June 19, 2019 |

**Disclaimer** – *The views and opinions expressed in this blog are those of the author and do not necessarily reflect the views of Scalable Capital GmbH or its subsidiaries. Further information can be found at the end of this article.*

- We introduce triangle plots for visualising long-term investment metrics.
- Return triangles are well suited to showcase the performance of a strategy or asset for a huge number of possible subperiods. Sensitivity analysis with respect to the length of the holding period as well as the start and end dates can thus be easily performed and visualised.
- The pairwise comparison of two assets or strategies can be analysed with return triangles for the outperformance in absolute terms or alternatively outperformance indicators can be plotted.
- Maximum drawdown and volatility triangles allow to study risks of long-term investments for different subperiods.
- The risk and return triangles can be combined to obtain risk-adjusted return triangles.
- An open-source
`python`

implementation allows readers to generate triangles for their own assets or strategies.

With the increased availability of data and computing power, visualisation tools and techniques are becoming more and more important. In an article discussing *big data* Edd Wilder-James highlighted this when stating:

The art and practice of visualizing data is becoming ever more important in bridging the human-computer gap to mediate analytical insight in a meaningful way.

– Edd Wilder-James in the article "What is big data?" (2012)

Visualisation techniques are a key element when we analyse quantitative investment strategies. In this post we want to open-source and explain one of our tools. The article is equipped with a `python`

implementation to allow our readers to apply the tool for their own analysis. Normally, investors applying quantitative asset allocation techniques have rather long investment horizons. However, the average time of investment of retail investors is maybe between five and fifteen years. Therefore, besides the long-term backtest results asset managers are also interested in analysing subperiods of different lengths. The number of such subperiods is unfortunately increasing rapidly the more data is available and the longer the overall backtest period gets. To do so we propose triangular heatmap plots which allow to visualise a large amount of information in a single plot. Similar triangle plots for visualising long-term investment returns have, for example, been used by The New York Times (2011) and Frankfurter Allgemeine Zeitung (2018). We extend the framework in several regards: First, we provide in Section 6 an open-source implementation for easy generation of the plots. Second, in addition to pure return triangles we also consider triangles for comparing two different strategies or assets with each other in Section 4. Further, we introduce risk triangles, namely maximum drawdown triangles and volatility triangles in Section 5. There, we also propose the natural extension to risk-adjusted return triangles.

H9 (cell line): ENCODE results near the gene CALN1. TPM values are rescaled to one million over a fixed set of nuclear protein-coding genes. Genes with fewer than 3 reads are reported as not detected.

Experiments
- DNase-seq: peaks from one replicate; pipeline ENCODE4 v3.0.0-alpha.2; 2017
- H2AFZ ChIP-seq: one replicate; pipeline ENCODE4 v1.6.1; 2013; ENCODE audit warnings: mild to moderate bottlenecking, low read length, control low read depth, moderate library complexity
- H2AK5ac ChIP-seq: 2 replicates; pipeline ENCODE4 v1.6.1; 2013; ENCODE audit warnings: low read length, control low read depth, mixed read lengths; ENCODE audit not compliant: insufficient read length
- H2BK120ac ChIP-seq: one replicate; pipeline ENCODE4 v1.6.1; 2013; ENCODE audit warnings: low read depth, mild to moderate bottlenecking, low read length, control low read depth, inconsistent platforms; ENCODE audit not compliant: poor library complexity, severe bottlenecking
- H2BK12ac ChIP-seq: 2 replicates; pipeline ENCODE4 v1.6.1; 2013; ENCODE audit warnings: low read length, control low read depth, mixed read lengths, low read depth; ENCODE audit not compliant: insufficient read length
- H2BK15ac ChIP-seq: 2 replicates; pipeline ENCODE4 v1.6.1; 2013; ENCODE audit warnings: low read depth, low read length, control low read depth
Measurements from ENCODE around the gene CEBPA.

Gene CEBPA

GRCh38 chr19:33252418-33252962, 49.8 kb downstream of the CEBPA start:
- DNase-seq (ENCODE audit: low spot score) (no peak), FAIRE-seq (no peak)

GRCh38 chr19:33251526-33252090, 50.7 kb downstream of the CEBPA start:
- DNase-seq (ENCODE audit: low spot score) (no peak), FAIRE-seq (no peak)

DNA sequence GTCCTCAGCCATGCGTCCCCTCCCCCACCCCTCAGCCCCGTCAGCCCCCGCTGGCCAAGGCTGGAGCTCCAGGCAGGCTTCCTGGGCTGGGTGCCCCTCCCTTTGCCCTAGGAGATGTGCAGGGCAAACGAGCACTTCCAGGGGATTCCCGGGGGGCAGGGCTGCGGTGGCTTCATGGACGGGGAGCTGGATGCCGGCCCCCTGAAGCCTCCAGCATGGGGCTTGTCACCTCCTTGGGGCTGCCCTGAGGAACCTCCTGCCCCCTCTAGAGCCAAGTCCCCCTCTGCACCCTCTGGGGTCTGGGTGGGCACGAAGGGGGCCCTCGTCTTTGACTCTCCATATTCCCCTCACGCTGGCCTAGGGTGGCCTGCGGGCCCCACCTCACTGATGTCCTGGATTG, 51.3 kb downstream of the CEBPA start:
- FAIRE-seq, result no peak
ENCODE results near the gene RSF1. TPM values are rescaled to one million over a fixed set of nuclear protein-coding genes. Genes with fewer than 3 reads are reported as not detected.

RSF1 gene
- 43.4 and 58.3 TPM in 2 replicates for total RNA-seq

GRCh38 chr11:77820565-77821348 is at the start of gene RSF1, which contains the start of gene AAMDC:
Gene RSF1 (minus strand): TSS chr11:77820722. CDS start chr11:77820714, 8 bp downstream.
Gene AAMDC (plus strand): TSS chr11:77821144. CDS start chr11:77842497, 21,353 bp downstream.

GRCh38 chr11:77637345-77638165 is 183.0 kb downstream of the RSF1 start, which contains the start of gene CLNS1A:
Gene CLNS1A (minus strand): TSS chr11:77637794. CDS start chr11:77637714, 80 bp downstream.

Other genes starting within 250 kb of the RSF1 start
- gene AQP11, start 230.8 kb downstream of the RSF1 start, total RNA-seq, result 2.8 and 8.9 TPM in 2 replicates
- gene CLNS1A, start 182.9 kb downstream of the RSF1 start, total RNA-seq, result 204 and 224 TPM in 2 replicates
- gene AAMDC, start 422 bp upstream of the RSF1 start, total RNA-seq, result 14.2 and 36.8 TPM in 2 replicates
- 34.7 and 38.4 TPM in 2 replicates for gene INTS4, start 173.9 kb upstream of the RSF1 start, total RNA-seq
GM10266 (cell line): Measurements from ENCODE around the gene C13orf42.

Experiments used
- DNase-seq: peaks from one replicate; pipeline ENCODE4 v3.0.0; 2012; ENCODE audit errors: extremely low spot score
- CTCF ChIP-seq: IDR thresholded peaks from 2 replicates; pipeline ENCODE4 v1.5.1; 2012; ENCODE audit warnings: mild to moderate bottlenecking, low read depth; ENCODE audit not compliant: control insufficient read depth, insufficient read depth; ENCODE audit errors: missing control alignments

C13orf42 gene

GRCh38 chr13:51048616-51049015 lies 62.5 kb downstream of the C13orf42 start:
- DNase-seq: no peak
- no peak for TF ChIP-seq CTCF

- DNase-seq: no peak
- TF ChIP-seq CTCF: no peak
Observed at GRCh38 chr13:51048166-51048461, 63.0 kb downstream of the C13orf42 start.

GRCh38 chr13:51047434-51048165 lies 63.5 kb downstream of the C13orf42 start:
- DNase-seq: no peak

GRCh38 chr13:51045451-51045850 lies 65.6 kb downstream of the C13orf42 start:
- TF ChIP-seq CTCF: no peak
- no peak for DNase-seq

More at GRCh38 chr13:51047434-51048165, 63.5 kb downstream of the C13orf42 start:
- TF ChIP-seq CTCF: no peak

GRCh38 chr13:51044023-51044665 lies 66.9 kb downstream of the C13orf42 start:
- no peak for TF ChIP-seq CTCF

The `python`

implementation presented in Section 6 contains a function called `plt_triangle()`

which is the main interface to obtain the triangle plots. To call `plt_triangle()`

, the user needs to provide a `pandas.Series`

containing discrete percentage returns indexed with dates. If a `pd.DataFrame`

or `pd.Series`

with prices is available such returns can be easily obtained via `prices.pct_change() * 100`

. It is recommended to serve the data series in the highest possible sampling frequency as the target return-frequency can be set via an option. Having provided a return series and a target frequency, the data is down-sampled with `pd.Series.resample()`

. Then returns are aggregated and an annualised return will be computed for every possible subwindow.

For illustrative purposes we will study data from the *Kenneth R. French - Data Library* (available under: http://mba.tuck.dartmouth.edu/pages/faculty/ken.french/data_library.html) and show examples and code snippets to introduce the functionalities of our triangle tool. In the analysis, we will study factor returns (value, size and momentum) and assume that our hypothetical investor has access to long positions but cannot short sell.^{1} Therefore, we compute proxies for the factor returns as $r_{i, t} =$, for $i$ and $r_{i, t}^{LS}$ denotes the original long-short factor return obtained from the data library. The market return is computed as $r_{Mkt} = r_{Mkt-RF} + r_{RF}$.

Using the `python`

package `pandas-datareader`

, the sample data used in this article can be easily loaded. In the following code, we join the momentum factor to the three classical Fama-French factors and compute the four different factor return series (market, value, size and momentum) used in this article.

```
import pandas as pd
import numpy as np
import pandas_datareader.data as web